In a way, that's how she got me. Perusing the 40 or so workshops leading up to sex week (which runs until Feb. 16), I wrote an article choosing the event's top five must see events. Drake's talk was among them simply because she was a famous porn actress; what college student wouldn't find that interesting? Then, her agent contacted me and we set up the interview. (I'll forgive her for calling us University Tribune instead of University Herald.)

When I asked Drake what she specifically talks about, she said that as she tells her life story and how she became involved in the porn industry (while stripping to pay her way through the University of Texas at El Paso), she speaks with the assumption that most people "don't understand the basic workings of the reproduction system," and goes from there. More valuable than her lecture, however, is the question and answer period, usually where each college establishes their unique identities ("different regions of the country are interested in different things," Drake said). As I learned from our interview, Drake is a skilled question answerer, whether naturally or by the amount of presentations she's given over the years. If she doesn't know an answer, she'll admit it, and, like Will Smith said in his "Pursuit of Happyness" interview, will do everything she can to find it.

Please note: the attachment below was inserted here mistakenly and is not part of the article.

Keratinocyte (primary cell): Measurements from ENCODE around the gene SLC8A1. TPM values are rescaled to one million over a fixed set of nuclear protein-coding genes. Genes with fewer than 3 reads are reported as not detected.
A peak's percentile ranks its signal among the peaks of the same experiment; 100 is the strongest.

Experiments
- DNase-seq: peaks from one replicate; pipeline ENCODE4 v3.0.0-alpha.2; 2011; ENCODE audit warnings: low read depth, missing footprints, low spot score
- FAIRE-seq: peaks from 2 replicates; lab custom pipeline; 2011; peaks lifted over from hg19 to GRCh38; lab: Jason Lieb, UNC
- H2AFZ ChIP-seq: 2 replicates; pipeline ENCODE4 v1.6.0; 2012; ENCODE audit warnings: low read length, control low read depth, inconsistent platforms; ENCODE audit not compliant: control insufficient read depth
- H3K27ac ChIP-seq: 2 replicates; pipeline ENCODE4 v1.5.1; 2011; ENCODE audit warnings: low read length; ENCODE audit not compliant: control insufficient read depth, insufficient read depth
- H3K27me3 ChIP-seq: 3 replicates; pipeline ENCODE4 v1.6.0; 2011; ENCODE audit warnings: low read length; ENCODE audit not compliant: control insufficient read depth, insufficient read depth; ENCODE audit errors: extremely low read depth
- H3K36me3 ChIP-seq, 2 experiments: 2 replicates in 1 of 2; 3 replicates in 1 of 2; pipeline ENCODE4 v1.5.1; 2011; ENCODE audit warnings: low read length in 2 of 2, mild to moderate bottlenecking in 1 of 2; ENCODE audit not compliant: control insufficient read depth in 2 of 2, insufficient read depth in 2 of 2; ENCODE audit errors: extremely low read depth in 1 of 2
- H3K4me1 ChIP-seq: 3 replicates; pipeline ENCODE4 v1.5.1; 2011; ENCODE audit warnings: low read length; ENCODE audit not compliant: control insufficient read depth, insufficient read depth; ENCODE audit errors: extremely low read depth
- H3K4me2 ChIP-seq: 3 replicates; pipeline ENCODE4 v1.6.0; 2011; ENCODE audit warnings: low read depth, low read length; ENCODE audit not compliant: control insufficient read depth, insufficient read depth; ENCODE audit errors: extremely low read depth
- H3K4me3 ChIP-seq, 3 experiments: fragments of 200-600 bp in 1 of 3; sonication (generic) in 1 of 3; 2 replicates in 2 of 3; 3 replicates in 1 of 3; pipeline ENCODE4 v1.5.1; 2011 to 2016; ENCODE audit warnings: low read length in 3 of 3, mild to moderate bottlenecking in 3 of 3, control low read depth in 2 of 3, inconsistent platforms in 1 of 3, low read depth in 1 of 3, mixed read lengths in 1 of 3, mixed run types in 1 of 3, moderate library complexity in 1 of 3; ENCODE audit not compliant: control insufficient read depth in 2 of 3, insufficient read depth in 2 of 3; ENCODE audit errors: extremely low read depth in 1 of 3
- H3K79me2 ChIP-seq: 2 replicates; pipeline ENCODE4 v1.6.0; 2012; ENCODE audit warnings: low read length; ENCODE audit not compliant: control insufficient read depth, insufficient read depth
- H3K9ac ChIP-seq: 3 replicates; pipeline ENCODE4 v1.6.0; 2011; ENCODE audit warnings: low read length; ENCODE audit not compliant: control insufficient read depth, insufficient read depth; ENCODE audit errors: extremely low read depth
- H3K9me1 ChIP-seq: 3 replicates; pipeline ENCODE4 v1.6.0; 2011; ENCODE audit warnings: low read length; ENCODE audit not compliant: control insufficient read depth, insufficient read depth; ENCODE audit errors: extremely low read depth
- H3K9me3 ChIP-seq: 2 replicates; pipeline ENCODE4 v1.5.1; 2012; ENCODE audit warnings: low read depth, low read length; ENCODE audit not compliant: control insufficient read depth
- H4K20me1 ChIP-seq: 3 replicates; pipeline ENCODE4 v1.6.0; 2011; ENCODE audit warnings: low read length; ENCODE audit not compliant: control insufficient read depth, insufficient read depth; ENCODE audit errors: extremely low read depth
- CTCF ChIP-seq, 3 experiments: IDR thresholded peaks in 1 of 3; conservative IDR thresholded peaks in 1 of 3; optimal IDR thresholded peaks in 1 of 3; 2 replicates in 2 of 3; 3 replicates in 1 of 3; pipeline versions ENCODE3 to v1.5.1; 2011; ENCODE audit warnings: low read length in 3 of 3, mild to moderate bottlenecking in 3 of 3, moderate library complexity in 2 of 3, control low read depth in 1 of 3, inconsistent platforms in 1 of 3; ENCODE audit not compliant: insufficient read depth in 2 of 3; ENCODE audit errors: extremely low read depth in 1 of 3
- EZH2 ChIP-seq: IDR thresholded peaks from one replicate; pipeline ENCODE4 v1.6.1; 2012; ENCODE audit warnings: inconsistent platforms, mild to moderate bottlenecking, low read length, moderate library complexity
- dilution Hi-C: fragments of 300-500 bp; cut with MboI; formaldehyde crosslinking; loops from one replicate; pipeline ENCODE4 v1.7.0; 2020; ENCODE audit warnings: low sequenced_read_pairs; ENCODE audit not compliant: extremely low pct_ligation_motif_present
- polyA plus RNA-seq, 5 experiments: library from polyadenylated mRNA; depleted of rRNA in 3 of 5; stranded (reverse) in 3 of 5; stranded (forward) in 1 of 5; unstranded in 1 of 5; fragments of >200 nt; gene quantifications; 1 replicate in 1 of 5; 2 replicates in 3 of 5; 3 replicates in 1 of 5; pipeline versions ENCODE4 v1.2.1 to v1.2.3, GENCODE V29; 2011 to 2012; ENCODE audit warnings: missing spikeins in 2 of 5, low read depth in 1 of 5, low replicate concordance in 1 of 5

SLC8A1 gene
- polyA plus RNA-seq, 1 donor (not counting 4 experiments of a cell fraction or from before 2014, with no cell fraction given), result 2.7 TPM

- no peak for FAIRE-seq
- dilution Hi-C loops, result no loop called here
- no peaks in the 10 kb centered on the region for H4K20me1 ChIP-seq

Drake's is a two-part show because as important as sex education is, it can only be so interesting. Her other focus is performance, about which she is more uniquely qualified to speak. Still, the two subjects tie together. Though she's been in the industry of sex for nearly fifteen years and is currently training to become a sex coach (taking classes part-time in Los Angeles), her most general and useful advice is, like that of sex-ed's, openness and communication. She believes if couples or simply two people having sex communicated more effectively (likes, dislikes, and much more), their satisfaction would increase. Also like sex-ed, she said the best moments usually come from students' questions. To get more specific advice, however, you'd have to speak with Drake after class, where many of her most powerful exchanges have occurred (such as advising a gay man on coming out and helping a woman shed her self-perceived promiscuous reputation).